IV. CONCLUSIONS AND RECOMMENDATIONS
In a tour of one year only, even though the geological work was pursued seven days a week throughout the tour and a distance of over two thousand miles was covered, owing to the difficult character of the tracks, the extreme heat, the necessity for periodical changes in transport-camels and guides, the extent to which traveling was influenced by water supply, the difficulty of arranging for animal and men’s rations while on the march, and the necessity of conducting all official correspondence, paving wages and keeping accounts up-to-date from a camp which was moved from day to day—for these reasons, it was manifestly impossible to do more than find and briefly examine the mineral occurrences already reported chiefly by Somalis, to investigate briefly the country in the vicinity of the traverse with the object of discovering additional minerals, and to form a reasonably accurate opinion as to what areas of country held out some promise of the presence of minerals of economic value.
Minerals of economic value and areas of some promise having been found, it would appear to be the proper course to have the chief occurrences examined in detail and the promising areas thoroughly prospected.
The existence of a coal seam of appreciable thickness and similar to that now being used on the railways and steamboats of Nigeria has been proved in the region south of Ankor, and in the interests of the Protectorate and of general knowledge of the coal resources of the Empire, a careful examination should be made of this region with the object of discovering the same or another seam in other tugs and of proving whether or not other seams occur below the one exposed but in the same locality. The exposed seam should itself be opened out sufficiently to enable typical examples along its whole thickness to be obtained so that accurate data as to its value and the best methods of treating it may be got from analyses and trials by the Imperial Institute.
The results of the examination of the lignite from Khal Der have shown that they are at least equal to those now being worked on a commercial scale at Breunsdorf, in Germany, and to the undeveloped deposits from Okpanam, in Nigeria. Therefore, a thorough search should be made of the outcrops of the series containing them, and, if possible, an attempt should be made by means of a boring plant to prove whether other seams exist at somewhat lower levels. The seams at present known are too thin for exploitation, but, if further search should prove the existence of considerable deposits of lignite, sufficiently large samples should be sent to the Imperial Institute to enable pressure-briquetting tests to be carried out on the lines adopted for Nigerian lignite. The locality is close to Berbera, and transport would present no difficulty. Though it may not be profitable to work the lignite by itself, the material may be worthy of attention in the event of the coal at Hedhed being exploited.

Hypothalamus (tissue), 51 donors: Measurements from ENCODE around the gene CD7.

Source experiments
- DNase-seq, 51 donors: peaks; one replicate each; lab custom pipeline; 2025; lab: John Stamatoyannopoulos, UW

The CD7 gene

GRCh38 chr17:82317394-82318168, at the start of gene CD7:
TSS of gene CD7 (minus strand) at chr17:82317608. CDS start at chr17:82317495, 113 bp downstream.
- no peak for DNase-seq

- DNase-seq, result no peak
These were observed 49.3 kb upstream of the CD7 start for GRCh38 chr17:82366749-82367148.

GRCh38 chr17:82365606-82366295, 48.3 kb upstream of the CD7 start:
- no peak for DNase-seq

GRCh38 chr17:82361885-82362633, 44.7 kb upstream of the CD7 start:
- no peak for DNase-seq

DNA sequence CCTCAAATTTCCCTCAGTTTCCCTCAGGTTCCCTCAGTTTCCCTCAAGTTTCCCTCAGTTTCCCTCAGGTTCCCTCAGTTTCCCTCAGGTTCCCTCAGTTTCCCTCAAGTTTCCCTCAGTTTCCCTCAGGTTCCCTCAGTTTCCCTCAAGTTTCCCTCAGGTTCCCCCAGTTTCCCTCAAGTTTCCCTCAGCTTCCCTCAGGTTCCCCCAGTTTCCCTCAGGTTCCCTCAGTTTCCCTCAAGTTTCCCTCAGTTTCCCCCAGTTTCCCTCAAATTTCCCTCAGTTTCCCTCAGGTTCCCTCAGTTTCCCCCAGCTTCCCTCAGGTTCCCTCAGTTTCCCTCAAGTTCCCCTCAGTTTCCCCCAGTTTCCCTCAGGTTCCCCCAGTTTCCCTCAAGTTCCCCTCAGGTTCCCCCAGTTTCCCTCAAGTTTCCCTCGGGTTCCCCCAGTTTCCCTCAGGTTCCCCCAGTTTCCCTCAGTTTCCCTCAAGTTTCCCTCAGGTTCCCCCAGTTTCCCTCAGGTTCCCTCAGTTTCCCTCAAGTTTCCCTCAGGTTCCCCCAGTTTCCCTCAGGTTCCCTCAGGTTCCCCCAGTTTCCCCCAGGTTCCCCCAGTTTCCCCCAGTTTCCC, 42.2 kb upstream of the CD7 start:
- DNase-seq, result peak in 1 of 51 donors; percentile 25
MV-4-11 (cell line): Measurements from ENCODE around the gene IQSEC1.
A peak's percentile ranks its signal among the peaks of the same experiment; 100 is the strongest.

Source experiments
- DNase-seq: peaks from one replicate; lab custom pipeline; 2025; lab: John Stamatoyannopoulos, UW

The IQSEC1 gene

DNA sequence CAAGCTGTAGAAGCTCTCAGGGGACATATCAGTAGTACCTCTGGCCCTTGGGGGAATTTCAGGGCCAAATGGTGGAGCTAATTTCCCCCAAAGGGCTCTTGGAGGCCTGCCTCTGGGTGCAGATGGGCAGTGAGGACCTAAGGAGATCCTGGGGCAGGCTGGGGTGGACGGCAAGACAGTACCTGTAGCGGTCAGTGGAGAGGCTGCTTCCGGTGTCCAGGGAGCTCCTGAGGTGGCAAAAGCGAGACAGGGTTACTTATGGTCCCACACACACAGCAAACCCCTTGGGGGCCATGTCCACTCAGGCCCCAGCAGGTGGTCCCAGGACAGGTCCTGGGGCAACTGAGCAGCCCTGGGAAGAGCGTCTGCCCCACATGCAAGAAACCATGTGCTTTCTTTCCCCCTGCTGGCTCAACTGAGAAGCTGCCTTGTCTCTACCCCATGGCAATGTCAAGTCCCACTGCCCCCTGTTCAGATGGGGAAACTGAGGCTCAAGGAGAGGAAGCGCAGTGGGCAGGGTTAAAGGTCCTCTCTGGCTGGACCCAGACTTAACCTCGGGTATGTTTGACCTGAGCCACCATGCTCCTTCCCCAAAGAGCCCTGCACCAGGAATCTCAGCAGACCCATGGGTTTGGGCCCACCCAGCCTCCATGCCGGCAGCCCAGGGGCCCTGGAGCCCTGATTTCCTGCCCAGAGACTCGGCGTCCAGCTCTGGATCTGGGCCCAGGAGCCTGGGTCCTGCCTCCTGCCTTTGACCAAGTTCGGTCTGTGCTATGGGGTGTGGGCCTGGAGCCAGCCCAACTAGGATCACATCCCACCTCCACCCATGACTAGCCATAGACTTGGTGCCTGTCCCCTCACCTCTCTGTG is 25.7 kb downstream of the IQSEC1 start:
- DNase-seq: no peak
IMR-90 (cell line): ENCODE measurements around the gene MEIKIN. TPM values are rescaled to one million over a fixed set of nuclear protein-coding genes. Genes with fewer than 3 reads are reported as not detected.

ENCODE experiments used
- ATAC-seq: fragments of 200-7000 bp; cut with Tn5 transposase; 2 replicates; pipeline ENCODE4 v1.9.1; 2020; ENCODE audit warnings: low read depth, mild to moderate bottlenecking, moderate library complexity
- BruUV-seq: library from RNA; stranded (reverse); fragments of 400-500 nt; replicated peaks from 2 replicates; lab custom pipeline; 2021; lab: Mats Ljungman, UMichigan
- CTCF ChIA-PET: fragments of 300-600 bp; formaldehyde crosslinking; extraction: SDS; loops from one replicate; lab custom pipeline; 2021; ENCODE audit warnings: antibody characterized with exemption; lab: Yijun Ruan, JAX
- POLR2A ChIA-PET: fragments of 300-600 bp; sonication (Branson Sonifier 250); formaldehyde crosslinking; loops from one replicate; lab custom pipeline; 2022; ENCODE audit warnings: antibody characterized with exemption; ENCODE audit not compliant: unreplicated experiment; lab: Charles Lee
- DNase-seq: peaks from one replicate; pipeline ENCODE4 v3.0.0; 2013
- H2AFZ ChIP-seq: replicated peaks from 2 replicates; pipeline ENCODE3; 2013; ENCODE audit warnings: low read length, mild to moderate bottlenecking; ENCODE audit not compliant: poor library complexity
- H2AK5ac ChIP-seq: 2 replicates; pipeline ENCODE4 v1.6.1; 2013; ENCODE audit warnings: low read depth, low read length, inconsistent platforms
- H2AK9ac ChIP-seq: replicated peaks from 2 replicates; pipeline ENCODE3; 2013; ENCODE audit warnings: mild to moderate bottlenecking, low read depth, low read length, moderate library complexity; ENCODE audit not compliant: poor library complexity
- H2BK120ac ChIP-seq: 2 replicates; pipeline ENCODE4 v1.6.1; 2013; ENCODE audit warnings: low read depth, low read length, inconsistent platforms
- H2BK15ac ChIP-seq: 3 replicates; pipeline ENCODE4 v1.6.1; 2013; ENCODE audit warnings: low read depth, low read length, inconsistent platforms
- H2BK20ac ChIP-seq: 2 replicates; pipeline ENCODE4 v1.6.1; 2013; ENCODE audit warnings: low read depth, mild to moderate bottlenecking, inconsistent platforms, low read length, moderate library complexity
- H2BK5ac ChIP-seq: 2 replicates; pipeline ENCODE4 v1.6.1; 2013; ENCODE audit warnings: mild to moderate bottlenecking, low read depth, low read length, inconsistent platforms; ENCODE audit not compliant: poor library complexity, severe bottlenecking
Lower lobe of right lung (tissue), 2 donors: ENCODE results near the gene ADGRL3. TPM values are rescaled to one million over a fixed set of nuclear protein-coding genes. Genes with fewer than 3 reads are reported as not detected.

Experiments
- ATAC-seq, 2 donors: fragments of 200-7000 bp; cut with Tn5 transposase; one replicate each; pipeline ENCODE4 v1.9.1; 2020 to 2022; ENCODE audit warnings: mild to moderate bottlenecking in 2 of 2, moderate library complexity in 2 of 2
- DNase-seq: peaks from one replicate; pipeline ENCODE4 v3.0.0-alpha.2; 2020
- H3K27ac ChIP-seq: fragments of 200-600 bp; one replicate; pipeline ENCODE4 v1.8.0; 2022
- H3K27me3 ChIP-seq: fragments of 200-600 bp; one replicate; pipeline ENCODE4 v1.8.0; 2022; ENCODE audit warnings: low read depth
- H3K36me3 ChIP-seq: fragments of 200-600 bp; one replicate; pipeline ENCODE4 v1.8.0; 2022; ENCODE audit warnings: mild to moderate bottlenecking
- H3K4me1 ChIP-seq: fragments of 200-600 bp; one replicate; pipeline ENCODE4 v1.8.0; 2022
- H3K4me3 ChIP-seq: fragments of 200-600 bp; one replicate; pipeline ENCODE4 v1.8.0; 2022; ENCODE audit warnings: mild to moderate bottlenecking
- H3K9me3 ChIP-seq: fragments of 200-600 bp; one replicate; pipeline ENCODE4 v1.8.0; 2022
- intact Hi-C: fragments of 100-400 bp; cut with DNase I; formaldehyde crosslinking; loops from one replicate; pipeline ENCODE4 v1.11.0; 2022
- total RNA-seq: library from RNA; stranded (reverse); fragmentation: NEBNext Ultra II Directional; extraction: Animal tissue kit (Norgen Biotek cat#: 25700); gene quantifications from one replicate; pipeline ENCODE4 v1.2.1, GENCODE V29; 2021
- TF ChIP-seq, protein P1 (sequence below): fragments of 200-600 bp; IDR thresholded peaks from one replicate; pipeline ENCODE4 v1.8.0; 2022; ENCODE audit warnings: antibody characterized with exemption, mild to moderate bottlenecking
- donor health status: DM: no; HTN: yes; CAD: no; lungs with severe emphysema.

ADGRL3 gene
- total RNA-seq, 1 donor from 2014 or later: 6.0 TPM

The district southeast of Las Gori, formed of an old series of slates, should be thoroughly examined. Both galena and cinnabar having, apparently, been found in Italian territory close to the border, and galena having already been found on the British side, there is a distinct chance of the discovery of workable lead ore veins and of cinnabar on the latter. Moreover, though the amount of silver present in the galena samples so far assayed is too small to be of value, in view of the occurrence at Kul of the granular or imperfectly crystalline variety which is held to contain a larger amount of silver than the normal variety, deposits of the mineral may be found which are of value for their silver content. Further, as quartz reefs are numerous in the district, and as many of them are ferruginous and of the type in which gold may be expected, the district should be prospected also for gold, especially in view of the suggestions and attempts to prove that the gold-mining districts known to the ancients as Sasu and Punt are identical with it.
The country to the west of Borama, in which, according to the late Colonel gold occurs in the tugs, and in which he had numerous coolies at work on a mineral occurrence, certainly calls for a geological examination.
The northern slopes of the Mirsa Plateau should be further prospected for mica, beryl, and garnet. The extent of the deposits of each of these three minerals should be proved as far as possible, and representative samples of mica from depths at which it is unaffected by weathering should be sent to the brokers for an estimate of value, and, if they are satisfactory, with a view to the exploitation of the deposits by the firms reporting on the samples.
For obvious reasons, some inquiry should be made into the basis for the assertions of the occurrence of diamonds or possible diamondiferous country in the south-eastern part of the Protectorate.